Friday, July 25, 2008

The Secret Identity of Devon Delaney

Have you ever pretended you were someone else? Maybe lied a bit about a nickname, a boyfriend, a circle of friends, a band you saw?

Well, Devon spent her summer lying to a cool new friend named Lexi, after her folks shipped Devon and little sis Katie off to the grandparents while they tried to get their relationship back in order. Devon (or Devi) told Lexi all about her circle of cool friends, and her hot boyfriend Jared. What's the harm...Devi figured she'd never see Lexi again.

Imagine her surprise when Lexi shows up in Mr. Pritchard's class. Now what is Devi going to do? Jared doesn't know she's alive, all of her cute clothes are summer clothes (from her parent's guilt money), and Kim and the popular girls are not really her friends.

Devi digs in deeper and deeper with more lying, instead of coming clean. Soon she's in a spot where a really cool boy likes her, but she can't let on. And sooner than later, her house of lies starts to crumble.

Lauren Barnholt has written a pitch perfect tween school story. Who hasn't lied? Who hasn't wished for a bit of a different life? The interactions between the characters are authentic and Devi's family (problems and all) makes for a great backdrop for Devi's growth. Fun, fast, and filled with tween-speak, this supercute read should fly off the shelves.

Monday, July 21, 2008

Toad Hill Reviews


A blog by tweensters for tweensters!

Head on over to Toadhillreviews to check it out.

Thanks to 3 Evil Cousins for the link!

Saturday, July 19, 2008

Diary of a Wimpy Kid

Okay, okay...I know that I am late to the party on this one. The problem is that this book stayed checked out from the moment we got it in at the library until the last day of school! I finally found it at my local public library, and happily read it in anticipation of #3 coming out this fall.

Greg is just a typical kid trying to make a go of it in middle school. His mom gave him the journal (NOT a diary, thank-you-very-much!), and he figures that it'll save him time when he gets older and famous in that he won't have to explain his upbringing. But before he gets famous, he's stuck negotiating the halls, Hallowe'en, the school play, as well as the world of popularity and girls.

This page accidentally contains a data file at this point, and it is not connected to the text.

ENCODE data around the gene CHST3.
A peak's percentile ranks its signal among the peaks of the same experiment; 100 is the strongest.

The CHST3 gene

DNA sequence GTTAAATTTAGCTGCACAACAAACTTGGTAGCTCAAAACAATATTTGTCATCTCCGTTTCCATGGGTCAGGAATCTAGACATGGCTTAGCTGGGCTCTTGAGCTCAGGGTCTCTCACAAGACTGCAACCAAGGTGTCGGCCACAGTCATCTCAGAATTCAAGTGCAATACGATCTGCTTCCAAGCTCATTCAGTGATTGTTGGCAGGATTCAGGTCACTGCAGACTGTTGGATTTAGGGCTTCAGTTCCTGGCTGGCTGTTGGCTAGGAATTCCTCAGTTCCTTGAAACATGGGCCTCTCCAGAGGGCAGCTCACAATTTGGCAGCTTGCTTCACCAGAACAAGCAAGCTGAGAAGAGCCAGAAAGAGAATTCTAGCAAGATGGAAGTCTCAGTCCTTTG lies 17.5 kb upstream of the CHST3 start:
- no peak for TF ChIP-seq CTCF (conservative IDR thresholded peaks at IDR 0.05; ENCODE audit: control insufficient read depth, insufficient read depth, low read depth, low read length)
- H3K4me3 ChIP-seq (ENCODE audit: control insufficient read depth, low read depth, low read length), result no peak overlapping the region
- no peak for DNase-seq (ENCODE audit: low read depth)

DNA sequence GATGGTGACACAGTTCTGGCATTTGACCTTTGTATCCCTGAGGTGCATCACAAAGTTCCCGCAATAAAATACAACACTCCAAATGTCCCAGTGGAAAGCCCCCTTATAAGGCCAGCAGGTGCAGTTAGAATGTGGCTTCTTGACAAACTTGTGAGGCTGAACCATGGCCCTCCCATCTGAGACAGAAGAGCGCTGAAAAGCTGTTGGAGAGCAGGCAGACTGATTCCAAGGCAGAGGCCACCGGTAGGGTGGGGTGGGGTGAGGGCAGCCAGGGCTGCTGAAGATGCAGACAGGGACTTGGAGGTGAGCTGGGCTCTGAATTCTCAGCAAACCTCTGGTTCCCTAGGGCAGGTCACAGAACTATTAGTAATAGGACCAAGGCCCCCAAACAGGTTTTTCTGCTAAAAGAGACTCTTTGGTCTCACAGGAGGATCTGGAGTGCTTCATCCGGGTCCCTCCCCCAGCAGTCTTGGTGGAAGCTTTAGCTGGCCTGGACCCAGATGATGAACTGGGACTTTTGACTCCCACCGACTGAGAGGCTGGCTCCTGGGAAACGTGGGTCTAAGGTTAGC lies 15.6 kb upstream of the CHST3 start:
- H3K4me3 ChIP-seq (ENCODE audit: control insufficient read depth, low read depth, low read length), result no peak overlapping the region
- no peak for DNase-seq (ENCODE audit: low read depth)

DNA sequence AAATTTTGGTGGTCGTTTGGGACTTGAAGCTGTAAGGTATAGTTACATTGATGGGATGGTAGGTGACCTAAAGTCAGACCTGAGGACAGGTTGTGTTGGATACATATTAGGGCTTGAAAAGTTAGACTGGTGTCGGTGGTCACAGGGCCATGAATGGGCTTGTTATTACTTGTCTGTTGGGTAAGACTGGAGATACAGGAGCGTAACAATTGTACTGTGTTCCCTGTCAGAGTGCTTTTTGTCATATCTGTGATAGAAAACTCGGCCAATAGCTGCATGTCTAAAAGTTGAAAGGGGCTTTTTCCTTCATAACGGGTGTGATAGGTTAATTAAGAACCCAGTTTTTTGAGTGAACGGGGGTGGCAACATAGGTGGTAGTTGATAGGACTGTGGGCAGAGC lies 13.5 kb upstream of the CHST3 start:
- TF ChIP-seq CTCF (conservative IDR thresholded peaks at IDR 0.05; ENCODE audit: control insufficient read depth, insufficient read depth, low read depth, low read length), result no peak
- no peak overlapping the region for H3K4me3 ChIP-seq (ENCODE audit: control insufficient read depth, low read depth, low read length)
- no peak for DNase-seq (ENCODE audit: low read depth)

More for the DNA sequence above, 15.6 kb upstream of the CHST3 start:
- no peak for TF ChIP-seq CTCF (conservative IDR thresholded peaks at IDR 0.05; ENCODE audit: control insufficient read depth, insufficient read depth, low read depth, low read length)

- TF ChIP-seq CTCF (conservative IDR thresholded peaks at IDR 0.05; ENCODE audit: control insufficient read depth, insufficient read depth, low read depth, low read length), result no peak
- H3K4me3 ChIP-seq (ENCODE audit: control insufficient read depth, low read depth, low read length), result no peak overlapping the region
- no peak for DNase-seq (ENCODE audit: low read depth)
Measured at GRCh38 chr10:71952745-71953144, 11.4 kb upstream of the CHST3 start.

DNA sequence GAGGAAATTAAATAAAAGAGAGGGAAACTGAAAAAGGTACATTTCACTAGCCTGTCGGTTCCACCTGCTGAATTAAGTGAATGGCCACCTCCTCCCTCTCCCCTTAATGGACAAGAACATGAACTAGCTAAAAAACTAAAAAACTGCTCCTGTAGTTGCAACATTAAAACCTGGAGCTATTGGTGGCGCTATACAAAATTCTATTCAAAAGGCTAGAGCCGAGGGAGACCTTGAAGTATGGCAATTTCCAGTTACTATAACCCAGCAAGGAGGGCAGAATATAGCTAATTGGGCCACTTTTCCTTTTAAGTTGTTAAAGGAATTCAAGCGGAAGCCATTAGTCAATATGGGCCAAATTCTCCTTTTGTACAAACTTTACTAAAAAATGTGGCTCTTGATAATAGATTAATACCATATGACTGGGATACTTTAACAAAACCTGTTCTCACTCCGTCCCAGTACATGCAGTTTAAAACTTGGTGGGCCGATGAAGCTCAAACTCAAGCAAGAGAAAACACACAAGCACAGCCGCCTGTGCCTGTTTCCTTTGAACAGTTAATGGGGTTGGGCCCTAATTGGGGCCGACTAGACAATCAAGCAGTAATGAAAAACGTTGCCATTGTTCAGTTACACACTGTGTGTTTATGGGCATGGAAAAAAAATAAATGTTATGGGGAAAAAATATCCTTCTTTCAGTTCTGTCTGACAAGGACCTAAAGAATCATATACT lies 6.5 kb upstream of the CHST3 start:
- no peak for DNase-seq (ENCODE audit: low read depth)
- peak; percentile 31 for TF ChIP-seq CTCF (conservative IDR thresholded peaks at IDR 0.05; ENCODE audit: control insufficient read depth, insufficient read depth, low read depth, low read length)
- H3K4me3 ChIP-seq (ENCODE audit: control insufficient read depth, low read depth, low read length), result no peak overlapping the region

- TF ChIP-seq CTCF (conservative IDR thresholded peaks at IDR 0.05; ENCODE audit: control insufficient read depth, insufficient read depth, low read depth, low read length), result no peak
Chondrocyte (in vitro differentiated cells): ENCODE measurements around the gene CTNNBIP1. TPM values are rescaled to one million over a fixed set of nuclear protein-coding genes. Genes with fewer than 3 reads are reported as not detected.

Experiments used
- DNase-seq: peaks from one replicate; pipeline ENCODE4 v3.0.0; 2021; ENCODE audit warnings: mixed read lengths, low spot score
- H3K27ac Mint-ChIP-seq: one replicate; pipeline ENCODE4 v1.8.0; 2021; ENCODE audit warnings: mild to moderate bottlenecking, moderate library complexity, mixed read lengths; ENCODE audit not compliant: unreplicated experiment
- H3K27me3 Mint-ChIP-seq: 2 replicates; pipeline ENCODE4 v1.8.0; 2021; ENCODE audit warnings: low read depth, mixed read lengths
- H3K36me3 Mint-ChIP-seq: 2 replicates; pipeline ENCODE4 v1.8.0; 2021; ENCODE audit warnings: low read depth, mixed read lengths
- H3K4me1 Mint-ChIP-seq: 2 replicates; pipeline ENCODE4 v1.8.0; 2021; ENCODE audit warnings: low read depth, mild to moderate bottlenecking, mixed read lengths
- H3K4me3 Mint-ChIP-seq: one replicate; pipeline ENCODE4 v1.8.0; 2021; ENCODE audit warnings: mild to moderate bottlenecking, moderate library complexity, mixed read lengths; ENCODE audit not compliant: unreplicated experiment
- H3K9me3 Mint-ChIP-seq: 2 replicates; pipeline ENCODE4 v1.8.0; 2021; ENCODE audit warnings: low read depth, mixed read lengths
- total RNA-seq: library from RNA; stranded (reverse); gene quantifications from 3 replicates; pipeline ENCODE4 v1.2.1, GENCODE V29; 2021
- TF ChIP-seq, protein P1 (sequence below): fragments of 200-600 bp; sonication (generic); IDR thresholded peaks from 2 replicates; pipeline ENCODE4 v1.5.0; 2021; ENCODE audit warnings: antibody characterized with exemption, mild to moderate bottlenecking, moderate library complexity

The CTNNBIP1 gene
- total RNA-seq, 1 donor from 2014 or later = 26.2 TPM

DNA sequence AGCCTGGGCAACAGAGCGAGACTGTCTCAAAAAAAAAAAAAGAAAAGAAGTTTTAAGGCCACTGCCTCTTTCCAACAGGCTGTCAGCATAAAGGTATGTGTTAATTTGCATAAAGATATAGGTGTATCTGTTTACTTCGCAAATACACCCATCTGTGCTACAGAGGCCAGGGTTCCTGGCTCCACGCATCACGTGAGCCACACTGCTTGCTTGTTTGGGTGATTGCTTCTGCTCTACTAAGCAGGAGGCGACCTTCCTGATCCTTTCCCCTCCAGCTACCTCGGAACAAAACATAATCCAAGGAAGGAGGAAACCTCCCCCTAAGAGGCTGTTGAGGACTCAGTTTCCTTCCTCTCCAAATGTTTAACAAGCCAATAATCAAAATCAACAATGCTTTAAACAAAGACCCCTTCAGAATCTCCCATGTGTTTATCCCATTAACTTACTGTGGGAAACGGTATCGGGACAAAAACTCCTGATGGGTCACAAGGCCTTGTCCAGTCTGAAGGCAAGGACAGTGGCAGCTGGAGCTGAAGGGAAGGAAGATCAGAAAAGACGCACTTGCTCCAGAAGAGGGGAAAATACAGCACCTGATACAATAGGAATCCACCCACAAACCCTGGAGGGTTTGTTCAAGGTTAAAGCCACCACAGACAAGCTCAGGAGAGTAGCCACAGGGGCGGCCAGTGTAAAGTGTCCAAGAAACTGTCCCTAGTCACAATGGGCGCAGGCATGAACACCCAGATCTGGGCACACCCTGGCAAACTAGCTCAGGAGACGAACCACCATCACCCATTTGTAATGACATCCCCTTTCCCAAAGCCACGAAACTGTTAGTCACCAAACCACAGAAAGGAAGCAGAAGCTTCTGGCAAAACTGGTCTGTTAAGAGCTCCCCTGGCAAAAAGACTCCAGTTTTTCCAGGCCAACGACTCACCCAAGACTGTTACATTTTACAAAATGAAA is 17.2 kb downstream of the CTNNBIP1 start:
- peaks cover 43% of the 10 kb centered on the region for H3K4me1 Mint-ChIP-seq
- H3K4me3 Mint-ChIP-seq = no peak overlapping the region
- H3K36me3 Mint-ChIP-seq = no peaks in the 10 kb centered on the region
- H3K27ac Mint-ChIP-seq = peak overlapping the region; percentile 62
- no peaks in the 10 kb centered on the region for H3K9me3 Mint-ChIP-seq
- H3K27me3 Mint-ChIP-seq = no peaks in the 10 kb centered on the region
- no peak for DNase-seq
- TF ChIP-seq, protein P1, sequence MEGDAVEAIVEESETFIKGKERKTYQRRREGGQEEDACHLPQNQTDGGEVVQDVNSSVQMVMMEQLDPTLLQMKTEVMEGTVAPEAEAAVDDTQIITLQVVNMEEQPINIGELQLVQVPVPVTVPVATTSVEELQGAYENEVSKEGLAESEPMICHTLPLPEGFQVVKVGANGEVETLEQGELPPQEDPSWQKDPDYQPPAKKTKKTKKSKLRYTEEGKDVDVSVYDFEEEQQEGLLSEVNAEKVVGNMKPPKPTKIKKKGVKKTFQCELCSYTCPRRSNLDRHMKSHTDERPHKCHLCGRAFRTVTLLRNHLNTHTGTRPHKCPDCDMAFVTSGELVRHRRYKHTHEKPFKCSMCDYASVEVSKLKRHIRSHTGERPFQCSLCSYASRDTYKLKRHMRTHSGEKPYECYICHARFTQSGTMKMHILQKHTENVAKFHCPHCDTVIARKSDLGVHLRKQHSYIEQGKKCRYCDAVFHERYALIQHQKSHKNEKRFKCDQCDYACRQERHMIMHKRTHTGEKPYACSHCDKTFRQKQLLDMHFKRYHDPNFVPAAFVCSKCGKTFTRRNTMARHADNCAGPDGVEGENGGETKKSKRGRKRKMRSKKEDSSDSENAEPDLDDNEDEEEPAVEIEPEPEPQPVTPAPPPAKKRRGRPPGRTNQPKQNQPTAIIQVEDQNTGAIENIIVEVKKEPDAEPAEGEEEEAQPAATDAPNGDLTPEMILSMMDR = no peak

Greg is trying to convince his friend Rowley that it is time to grow up a bit. Why can't Rowley ask him to "hang out" instead of "play"? Especially when they are in the hallway at school. The thing is, as much as Greg's big brother and some of the other kids at school aren't so nice to Greg, Greg is not very nice to Rowley either. He mainly uses him to get to play video games when he is punished. Can their friendship survive middle school?

Filled with funny and gross moments (like the cheese on the playground, and the Big Wheel birthday), Jeff Kinney has certainly struck a chord with readers. The comic style illustrations pepper the pages and add extra doses of humor to the book. I can say with authority that both guys and girls love these quick reads, and I myself cannot wait to finally get my hands on the second one.

There is certainly a lack of books for tweensters with male protagonists, and there is a lack of funny across the board. Diary of a Wimpy Kid fills these holes with panache. Do yourself a favour if you haven't multiple copies!

Friday, July 11, 2008

The Graveyard Book

We begin with a murder. A triple murder, in fact. The man Jack was trying for a fourth, but the little baby had a habit of wandering, and he had left his crib, bumped down the stairs, and gone out into the night.

Jack wasn't worried, however. He knew that his keen sense of smell would lead him to the child. He ends up at the graveyard, and he knows that the child is there. What he doesn't know is that after a visit from his newly dead mother, the baby has been taken in by some "residents" of the graveyard, and that he is being protected by a "man" named Silas. Jack is sent off.

The child, named Nobody Owens, exists in the graveyard with ghostly teachers and friends, exploring and learning while knowing that Jack is out there, and is still out for him.

Gaiman has brought a wonderful story in the vein of Coraline. Superbly creepy, outright scary, yet sweet and filled with melancholy. I simply cannot wait to see Dave McKean's art added to the mix for the final copy. Also head on over here for additional information and some incredible illustrations.

Wednesday, July 09, 2008

My One Hundred Adventures

Jane is living with her poet mother and her 3 siblings by the beach during the summer of her 12th year. Their existence is minimal, yet they really do not want for much. Jane is, however, yearning for adventure. And when she prays one day for Mrs. Parks and not Mrs. Nestor, her energy gets blocked and she feels a need to be redeemed. Following her "healing" preacher to distribute bibles, Jane's adventures begin. From searching for "poodles" connecting the worlds, to babysitting the horrid Gourd children, to catching glimpses of who her father may be, Jane's summer is anything but typical.

In true Horvath fashion, many questions go unanswered. But the sense of place is so compelling that readers won't mind the threads that are left to dangle.

This may be my favourite Horvath title. The writing of course, is superb. There is a dreamy quality to it, and the setting of the beach is just perfect. Horvath really gets the world of children that many adults overlook. Jane is very interesting, as are the old women of the book. A delightful summer read for the deep readers in your life!